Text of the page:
We would have been forced to look at the Devadasi system from a totally different angle had the girls been becoming Devadasis out of their own choice. But it was hardly so. Why would a girl willingly choose a life of desolation? In many cases they were being forcibly dedicated as a Devadasi by their mothers who were Devadasis themselves. The film asks why any mother would push her daughter into prostitution which has been the almost certain consequence of being dedicated as a Devadasi. The interviews in the film throws up some answers too, however unconvincing or illogical they may be. The mothers of prospective Devadasis hold that since they are Devadasis and their grandmothers and great grandmothers too have been, their daughters too are bound by tradition to become a Devadasi. But the truth is, the film says, that the poverty stricken stomach is not allowing the Devadasis to exit the system.

The film focuses exclusively on Devadasis, but it is worth mentioning here that there is a parallel in Christianity, although the characteristics are quite dissimilar: a nun is considered to be the bride of Jesus Christ. Kerala is a state where Christianity has established its roots so firmly ever since St.Thomas set his holy foot on the Kerala soil in AD 52. It is generally said, although without proof, that some of the young nuns who take the vows of ‘Poverty, Chastity and Obedience’ in Kerala are not doing so out of their own wish. Some from poor families are emotionally forced to become nuns since their parents are not wealthy enough to marry them off. If this is true, the number of nuns in Kerala will increase in coming years, given the importance of gold ornaments in Kerala weddings and the ever increasing price of gold! In certain other cases, the parents decide on their own that one of their daughters will become a nun in return for favours received by the family from the Almighty. There is an economic rationale in the former case, and a religious rationale in the latter. But the disagreeable aspect which is common in both the cases is that the girl is not having any say in these affairs. However, a nun in Kerala cannot be even remotely compared with a Devadasi. A nun leads a respectable life devoted to the God and the Church and enjoys a very high status in society. They remain a virgin till their death. They are not exploited, neither sexually nor otherwise. They are at a disadvantage only to the extent that they are not able to rear kids and lead a normal family life. However, girls who are forced to become a nun are a small minority only and most of the nuns are devout followers who willingly chose celibacy over family life to devote themselves to the God and, more importantly, to the mankind.  My only intention is to point out, without any disrespect to any community or profession, that the ways in which society forces some of its female members into roles unsuitable for them and the reasons behind the society's doing so have remained unchanged over the centuries.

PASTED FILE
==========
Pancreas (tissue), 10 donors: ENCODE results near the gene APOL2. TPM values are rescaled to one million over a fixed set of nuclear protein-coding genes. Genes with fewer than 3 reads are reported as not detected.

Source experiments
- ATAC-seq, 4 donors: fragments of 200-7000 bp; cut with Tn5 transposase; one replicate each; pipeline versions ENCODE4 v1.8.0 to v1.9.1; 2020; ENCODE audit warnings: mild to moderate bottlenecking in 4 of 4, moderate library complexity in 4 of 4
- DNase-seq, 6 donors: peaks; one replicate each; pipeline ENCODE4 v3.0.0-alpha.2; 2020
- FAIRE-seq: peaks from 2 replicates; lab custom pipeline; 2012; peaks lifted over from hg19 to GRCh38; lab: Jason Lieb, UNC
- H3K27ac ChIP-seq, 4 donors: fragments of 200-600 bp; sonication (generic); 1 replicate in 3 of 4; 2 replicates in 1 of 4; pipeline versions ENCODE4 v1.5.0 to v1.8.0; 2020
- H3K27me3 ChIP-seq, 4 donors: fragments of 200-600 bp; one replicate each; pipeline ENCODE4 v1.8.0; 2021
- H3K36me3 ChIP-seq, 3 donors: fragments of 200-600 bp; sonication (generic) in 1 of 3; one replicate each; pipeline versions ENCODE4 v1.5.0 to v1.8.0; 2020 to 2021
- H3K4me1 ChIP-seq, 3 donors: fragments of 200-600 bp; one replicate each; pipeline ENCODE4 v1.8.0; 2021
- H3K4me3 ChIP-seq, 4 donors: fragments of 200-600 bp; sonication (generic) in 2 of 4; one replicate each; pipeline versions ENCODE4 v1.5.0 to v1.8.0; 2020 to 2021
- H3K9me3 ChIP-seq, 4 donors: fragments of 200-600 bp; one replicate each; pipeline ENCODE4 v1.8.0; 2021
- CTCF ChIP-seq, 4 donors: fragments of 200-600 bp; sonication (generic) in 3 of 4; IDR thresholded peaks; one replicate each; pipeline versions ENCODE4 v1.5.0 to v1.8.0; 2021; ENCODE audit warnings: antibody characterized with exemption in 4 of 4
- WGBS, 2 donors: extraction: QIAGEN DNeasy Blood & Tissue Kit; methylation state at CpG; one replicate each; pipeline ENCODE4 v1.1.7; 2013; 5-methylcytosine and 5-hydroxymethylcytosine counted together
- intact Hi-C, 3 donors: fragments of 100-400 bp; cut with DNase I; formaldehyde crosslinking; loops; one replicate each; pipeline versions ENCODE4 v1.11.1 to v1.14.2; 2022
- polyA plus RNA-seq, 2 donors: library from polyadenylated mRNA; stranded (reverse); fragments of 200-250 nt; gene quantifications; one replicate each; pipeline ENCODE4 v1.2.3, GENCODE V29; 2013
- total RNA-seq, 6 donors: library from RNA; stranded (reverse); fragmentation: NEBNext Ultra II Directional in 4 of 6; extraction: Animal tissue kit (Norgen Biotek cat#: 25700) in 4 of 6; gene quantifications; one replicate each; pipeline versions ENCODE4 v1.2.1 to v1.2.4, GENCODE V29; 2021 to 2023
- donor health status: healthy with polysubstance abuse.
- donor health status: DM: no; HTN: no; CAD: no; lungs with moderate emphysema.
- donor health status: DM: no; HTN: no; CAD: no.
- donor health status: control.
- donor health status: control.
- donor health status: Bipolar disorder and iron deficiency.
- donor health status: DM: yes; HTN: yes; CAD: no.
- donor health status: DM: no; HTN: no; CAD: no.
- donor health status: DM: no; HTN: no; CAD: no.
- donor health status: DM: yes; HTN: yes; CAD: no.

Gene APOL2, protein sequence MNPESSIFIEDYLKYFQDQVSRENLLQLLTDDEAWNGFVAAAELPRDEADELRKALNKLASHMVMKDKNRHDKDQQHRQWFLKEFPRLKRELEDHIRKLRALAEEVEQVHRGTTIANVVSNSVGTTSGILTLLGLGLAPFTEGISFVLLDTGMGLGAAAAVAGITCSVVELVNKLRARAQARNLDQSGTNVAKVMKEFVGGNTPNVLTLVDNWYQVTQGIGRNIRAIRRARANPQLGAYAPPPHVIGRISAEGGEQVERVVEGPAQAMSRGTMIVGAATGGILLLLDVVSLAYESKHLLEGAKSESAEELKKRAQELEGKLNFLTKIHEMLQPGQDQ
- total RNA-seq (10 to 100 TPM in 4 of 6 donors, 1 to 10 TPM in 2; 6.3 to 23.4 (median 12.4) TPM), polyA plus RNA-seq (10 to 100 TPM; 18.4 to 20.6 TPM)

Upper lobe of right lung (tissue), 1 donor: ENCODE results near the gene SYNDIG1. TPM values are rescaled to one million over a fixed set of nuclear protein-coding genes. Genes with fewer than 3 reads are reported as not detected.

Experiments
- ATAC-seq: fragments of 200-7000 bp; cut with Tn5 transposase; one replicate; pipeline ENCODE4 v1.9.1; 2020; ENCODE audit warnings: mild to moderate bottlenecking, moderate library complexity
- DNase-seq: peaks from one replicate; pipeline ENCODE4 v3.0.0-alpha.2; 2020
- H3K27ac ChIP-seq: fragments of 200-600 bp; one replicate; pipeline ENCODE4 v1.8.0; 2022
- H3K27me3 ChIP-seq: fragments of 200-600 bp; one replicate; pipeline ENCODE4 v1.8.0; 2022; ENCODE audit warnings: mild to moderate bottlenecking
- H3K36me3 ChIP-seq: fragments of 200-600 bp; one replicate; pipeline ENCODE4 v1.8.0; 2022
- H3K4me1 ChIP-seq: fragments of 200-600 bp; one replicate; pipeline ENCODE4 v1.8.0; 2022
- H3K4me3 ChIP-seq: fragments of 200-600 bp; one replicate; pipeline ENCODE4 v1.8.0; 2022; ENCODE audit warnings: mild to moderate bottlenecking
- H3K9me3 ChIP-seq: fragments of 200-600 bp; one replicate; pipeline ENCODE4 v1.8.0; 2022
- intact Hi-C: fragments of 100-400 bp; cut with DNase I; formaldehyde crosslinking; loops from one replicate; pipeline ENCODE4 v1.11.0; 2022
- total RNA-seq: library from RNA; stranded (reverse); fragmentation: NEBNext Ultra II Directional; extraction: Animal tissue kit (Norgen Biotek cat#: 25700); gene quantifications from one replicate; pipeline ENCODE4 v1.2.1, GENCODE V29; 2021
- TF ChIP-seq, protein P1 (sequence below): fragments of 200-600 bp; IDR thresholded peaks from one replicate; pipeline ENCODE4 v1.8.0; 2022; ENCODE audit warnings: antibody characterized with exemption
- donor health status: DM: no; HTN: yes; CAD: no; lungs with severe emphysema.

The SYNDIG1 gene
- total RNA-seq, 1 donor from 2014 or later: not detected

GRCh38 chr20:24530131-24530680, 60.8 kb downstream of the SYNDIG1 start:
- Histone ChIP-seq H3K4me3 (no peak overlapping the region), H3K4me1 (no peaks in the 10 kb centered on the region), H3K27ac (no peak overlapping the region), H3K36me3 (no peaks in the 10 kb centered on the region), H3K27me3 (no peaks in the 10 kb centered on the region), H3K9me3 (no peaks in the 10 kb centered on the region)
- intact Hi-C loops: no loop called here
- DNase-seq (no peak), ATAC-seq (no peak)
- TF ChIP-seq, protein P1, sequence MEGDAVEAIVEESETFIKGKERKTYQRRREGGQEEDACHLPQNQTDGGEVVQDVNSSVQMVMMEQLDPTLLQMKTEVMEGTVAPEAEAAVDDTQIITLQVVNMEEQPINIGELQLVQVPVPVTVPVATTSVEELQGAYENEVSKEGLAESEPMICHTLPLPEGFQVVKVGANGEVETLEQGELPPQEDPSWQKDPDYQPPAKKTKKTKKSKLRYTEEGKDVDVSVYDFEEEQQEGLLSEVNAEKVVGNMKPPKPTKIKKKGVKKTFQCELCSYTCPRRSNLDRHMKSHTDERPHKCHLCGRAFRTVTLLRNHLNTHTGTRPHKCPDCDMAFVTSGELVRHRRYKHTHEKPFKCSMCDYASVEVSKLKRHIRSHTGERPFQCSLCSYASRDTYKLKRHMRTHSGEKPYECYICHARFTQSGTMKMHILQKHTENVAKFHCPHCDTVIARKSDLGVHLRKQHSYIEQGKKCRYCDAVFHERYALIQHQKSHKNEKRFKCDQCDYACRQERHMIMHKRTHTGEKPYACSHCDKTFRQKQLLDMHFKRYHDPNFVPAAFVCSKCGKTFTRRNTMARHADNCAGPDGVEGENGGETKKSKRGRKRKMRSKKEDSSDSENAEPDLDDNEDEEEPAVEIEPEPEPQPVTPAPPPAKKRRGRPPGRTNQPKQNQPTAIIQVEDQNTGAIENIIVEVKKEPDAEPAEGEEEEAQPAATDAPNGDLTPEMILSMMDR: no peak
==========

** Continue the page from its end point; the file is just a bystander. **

The NGOs which have been featured in the film, some headed by former Devadasis, are doing the best they can to eradicate the Devadasi system and to bring respectability to the lives of the women who had been victims of the system. But it is not an easy task. The film shows the daughter of a former devadasi who, although hopeful about a better tomorrow, talks about the social stigma attached to being the daughter of a devadasi. We can well imagine the plight of such children in schools and other public places.

But the film does offer a hint of hope. The NGO members are enthusiastic, hopeful and hardworking. Many among the younger generation don’t want to follow the footsteps of their Devadasi mothers. They know that, if they can weather the storm, education can take them places. Yes, education, as always, is the path to salvation: For a fresh beginning and to bury the past behind.  

Friday, March 9, 2012

Life on a Divider

(Short Story)